Around the world, black handprints are appearing on doorways, scorched there by winged strangers who have crept through a slit in the sky.I know what you're thinking--I just raved over Daughter of Smoke & Bone in my most recent If Only... post. Yes, I did indeed, but quite honestly, I kept that short and sweet for a reason. The real fangirling starts now.
In a dark and dusty shop, a devil’s supply of human teeth grows dangerously low.
And in the tangled lanes of Prague, a young art student is about to be caught up in a brutal otherwordly war.
Meet Karou. She fills her sketchbooks with monsters that may or may not be real, she’s prone to disappearing on mysterious "errands", she speaks many languages - not all of them human - and her bright blue hair actually grows out of her head that color. Who is she? That is the question that haunts her, and she’s about to find out.
When beautiful, haunted Akiva fixes fiery eyes on her in an alley in Marrakesh, the result is blood and starlight, secrets unveiled, and a star-crossed love whose roots drink deep of a violent past. But will Karou live to regret learning the truth about herself?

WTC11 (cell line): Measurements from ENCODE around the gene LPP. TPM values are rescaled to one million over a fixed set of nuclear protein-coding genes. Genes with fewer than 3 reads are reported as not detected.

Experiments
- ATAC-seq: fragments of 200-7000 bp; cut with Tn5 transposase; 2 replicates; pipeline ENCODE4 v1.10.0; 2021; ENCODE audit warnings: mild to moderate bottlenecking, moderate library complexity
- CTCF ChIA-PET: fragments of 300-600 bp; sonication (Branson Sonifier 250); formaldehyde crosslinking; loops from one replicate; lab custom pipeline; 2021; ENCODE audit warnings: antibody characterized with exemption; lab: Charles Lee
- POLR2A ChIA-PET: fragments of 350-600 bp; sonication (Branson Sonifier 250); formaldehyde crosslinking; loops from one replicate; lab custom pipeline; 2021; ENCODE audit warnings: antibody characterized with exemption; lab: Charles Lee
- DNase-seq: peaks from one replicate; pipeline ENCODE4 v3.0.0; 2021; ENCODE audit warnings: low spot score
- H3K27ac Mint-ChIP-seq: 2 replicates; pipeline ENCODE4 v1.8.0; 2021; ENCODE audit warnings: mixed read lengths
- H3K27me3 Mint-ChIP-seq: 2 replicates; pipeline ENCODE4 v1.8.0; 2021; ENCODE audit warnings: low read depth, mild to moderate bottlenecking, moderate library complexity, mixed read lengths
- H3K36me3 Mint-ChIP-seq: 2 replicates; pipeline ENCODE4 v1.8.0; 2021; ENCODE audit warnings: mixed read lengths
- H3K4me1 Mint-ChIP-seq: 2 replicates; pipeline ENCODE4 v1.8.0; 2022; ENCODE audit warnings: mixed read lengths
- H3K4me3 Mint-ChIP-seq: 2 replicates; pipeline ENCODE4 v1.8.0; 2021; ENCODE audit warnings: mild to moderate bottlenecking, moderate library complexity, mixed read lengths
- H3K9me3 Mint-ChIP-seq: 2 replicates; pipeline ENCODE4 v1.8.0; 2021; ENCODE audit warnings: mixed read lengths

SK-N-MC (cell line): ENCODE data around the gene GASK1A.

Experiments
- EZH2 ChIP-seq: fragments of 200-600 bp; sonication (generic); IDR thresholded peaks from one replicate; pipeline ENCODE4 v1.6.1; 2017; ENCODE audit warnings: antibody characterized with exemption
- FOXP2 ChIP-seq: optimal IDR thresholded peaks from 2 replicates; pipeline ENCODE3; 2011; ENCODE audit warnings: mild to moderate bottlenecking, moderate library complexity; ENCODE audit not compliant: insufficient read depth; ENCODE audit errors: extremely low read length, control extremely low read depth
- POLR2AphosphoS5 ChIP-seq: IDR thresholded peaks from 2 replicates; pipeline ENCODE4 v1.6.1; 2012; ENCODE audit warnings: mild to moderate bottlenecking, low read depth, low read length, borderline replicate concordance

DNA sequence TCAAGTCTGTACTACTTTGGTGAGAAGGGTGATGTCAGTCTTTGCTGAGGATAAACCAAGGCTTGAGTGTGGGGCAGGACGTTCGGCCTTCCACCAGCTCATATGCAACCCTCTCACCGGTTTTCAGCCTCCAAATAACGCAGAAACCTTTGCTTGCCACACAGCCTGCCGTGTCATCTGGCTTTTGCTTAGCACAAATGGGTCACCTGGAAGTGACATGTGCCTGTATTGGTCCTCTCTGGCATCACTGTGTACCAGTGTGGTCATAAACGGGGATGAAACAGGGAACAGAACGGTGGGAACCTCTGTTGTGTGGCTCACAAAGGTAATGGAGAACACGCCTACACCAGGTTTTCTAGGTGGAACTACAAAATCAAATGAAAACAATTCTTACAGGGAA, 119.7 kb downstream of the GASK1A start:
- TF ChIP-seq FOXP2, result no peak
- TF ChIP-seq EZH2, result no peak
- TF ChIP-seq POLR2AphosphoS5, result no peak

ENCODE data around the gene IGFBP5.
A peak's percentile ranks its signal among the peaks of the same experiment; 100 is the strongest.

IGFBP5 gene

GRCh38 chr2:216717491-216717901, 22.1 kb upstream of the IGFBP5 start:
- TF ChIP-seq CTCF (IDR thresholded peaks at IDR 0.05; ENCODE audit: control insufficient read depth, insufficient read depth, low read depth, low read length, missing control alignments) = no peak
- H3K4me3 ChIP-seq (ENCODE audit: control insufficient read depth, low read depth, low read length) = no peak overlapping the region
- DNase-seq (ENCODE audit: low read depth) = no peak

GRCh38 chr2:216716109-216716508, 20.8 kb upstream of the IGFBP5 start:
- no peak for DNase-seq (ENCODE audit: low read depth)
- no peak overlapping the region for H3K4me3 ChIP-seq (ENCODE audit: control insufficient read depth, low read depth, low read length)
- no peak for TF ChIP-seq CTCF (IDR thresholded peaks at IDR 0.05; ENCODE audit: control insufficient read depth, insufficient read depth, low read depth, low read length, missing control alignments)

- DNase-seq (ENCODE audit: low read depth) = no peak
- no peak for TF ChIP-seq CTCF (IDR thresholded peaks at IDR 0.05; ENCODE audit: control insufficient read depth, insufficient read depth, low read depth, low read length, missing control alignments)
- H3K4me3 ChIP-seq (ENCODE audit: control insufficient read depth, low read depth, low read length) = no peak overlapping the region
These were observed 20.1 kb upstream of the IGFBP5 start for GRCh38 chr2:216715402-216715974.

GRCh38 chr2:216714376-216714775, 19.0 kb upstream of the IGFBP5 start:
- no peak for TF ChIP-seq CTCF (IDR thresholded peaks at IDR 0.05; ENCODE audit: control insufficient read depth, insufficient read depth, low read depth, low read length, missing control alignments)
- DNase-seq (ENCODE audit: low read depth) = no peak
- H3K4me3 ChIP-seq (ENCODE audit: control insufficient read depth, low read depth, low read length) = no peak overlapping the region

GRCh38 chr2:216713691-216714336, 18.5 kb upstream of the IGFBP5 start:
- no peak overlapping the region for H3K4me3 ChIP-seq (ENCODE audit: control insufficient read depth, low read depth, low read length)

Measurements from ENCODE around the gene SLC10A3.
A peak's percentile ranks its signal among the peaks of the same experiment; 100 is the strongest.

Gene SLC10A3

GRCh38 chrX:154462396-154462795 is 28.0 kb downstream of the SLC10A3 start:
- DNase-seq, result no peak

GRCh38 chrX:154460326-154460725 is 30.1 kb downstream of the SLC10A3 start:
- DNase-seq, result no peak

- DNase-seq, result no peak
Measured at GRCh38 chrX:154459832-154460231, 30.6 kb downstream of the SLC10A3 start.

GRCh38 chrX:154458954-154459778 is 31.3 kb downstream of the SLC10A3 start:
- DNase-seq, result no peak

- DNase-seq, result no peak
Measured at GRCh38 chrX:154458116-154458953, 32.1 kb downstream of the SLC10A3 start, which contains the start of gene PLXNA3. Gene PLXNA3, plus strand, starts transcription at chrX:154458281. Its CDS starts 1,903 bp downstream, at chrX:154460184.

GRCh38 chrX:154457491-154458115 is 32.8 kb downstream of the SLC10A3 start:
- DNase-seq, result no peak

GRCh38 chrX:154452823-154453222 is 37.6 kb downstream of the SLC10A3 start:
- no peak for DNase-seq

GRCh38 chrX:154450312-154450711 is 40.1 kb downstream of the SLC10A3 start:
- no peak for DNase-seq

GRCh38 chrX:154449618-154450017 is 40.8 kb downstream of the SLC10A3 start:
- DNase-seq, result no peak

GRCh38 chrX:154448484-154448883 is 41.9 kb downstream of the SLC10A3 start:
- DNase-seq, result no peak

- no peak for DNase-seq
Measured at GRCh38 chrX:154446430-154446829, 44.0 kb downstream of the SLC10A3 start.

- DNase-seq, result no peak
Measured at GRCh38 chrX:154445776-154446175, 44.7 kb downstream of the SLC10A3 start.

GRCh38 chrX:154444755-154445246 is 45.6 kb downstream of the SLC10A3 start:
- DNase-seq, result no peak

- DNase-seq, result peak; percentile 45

This novel is unlike any I have ever come across, and considering how much I read, that's saying something. The world-building and sheer amount of thought that went into constructing such a vivid backdrop are astounding. Many parts of the text are almost lyrical and poetic in technique, which can sometimes be a little overwhelming but suited this story absolutely perfectly. It's been a while since I was so drawn into the pages of a good book.
Protagonist Karou is everything I want in a female main character. There's nothing ordinary or typical about her backstory, yet she's so relatable. I loved her curiosity and her courage even in the face of some truly horrifying circumstances. On the other hand is Akiva, a broodingly mysterious, ethereal individual who turned out to be surprisingly endearing. My biggest initial qualm with Daughter of Smoke & Bone was how quickly Karou and Akiva seemed to fall for each other; however, later revelations do manage to explain why that happened fairly well.
Aside from setting, secondary characters had a huge influence on my adoration for this book. In particular, Karou's best friend Zuzana was thoroughly supportive and entertaining. All too often in YA novels, a main character's "best friend" turns out to be unreliable or even just a complete jerk, so I appreciated that Zuzana was there for Karou no matter how ridiculous the situation became.
All in all, I thoroughly enjoyed the story and cannot wait to see what happens next in Days of Blood and Starlight!